An early chapter breaks down the enterococci, anaerobes, Bacteroides, and Bifidobacterium species, providing an overview of the microbiota encountered in the digestive tract. However, each organism is addressed again in later chapters that focus on the organism, disease syndromes, and sources of contamination. Perhaps a more powerful format would have been to avoid redundancy by grouping these chapters together in the beginning of the book. The later chapters covered each organism, disease syndromes, and source of contamination in more detail. The book also provides some information on antibiotic resistance, and the last few chapters on pathogenic enteric bacteria focused ontheir ability to contaminate food and water.

A few chapters in the middle of the book cite different research projects. Although the information on animal species is well described, sometimes the switching between discussions on humans and animals is confusing to the reader. Several chapters discuss modeling, quantitative methods, and recommend particular molecular methods for certain studies. These chapters will be of value to researchers in the field.

There are a few weaknesses in this book, for example, the graphics. And I think that the authors were trying to address several different target audiences; the viewpoint is not always clear. Also, I would have preferred more discussion on the classic methods for testing food for enterics. Since the taxonomy of many of these species has been a moving target, a table identifying their current names with recent nomenclature changes would have been of great value.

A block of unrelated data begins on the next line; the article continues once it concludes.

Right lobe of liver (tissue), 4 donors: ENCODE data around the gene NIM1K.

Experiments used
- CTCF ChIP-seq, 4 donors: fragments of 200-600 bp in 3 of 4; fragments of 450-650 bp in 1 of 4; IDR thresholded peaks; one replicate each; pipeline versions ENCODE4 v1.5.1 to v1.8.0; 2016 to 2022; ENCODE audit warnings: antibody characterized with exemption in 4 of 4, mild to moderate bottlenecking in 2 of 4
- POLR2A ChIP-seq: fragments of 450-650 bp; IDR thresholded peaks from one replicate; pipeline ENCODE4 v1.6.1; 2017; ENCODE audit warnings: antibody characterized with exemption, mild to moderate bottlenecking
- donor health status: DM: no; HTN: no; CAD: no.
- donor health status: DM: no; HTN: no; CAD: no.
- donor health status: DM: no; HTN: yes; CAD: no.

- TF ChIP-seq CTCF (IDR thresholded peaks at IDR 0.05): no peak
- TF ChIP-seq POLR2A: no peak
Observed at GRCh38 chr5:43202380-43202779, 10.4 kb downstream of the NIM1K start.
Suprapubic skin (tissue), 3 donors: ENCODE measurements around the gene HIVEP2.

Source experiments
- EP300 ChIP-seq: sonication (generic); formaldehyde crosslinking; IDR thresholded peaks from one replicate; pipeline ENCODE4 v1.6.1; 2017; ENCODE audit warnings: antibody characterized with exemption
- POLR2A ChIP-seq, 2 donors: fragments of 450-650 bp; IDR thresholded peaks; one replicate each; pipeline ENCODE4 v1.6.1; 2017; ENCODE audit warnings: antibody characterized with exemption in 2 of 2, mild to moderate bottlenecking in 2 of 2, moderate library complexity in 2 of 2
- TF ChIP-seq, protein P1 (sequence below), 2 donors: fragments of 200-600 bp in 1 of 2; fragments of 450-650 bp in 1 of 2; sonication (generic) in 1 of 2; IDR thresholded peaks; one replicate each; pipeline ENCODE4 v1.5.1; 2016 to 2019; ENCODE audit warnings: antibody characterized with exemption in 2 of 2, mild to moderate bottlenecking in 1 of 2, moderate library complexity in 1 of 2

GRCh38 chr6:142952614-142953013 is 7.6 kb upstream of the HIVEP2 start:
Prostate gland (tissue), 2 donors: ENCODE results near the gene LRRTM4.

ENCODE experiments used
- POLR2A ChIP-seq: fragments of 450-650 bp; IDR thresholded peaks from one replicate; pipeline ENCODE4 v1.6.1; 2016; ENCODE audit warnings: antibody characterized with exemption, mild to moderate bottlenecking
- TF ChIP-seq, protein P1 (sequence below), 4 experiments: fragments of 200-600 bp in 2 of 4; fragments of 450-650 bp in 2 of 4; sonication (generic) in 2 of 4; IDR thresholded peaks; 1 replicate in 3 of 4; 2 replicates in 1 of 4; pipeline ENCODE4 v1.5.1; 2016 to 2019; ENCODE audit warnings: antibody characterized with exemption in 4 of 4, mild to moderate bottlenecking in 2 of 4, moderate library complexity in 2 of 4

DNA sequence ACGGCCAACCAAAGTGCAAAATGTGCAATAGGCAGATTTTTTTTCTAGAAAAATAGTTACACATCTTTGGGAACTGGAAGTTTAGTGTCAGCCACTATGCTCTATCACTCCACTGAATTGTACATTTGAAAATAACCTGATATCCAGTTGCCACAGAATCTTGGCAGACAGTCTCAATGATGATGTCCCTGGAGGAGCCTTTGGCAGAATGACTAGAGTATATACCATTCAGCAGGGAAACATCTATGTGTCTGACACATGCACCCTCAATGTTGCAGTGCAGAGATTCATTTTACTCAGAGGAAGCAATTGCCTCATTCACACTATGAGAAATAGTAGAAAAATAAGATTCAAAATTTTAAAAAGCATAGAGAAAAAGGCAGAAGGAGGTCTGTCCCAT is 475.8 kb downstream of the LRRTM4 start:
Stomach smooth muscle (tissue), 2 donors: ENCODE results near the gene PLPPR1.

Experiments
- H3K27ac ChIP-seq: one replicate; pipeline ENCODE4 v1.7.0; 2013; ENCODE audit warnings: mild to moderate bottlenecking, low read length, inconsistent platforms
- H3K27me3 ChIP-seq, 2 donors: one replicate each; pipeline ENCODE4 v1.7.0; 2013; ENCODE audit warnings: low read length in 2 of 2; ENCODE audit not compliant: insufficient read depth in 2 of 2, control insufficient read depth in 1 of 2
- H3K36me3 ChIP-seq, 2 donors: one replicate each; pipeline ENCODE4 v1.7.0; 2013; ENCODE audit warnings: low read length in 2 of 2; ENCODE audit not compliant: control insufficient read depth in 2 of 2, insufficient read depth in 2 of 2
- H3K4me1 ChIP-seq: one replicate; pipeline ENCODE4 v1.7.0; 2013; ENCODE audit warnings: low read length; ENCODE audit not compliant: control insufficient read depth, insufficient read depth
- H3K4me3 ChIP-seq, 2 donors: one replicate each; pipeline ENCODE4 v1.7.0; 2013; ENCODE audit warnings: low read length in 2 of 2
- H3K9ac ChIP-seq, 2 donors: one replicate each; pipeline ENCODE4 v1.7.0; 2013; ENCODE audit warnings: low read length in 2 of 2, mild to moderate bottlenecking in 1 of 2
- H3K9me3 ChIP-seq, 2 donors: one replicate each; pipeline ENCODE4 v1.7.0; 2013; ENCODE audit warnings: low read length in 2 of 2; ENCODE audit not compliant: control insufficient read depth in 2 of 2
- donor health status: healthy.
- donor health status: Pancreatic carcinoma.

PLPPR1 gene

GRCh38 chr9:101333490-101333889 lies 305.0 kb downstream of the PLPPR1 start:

On the positive side, the authors spend a great deal of time elaborating on pathogenesis, organism descriptions, and the use of molecular methodologies, source tracking, and the impacts on human and animal health. Also, the references at the end of the chapters are quite useful. I recommend this book as a reference for the experienced food or water microbiologist but not for a first-time enteric bacteriology student.

Reviewer Channing D. Sheets Biosafety Consultant, San Francisco, California, USA

Review Date November 4th 2014

The Quarterly Review of Biology

09 June 2013

The diversity of microorganisms in the gut is large; despite this fact there is lack of appreciation for the gut biome due to our lack of understanding of the biology involved. The Fecal Bacteria unravels this long neglected black box of intestinal microbiota. This book is a compilation of chapters authored by various writers who provide an interdisciplinary understanding of the subject. The volume moves between different disciplines seamlessly, keeping the continuum of thoughts alive and making it easier for readers to find a connection between chapters.

The first chapter articulates the need to understand the comparative anatomy of mammalian guts in determining intestinal prokaryotes and eukaryotes species composition. Following chapters relate the gut microbiome to the diet and genotype of an individual. One of the main themes of the book is to shed light on the still controversial question of which microorganism should be used as an indicator of fecal contamination of water. Several chapters are directed to trying to answer this question, covering such important topics as survival limits of fecal bacteria in external environments and tracking their source populations.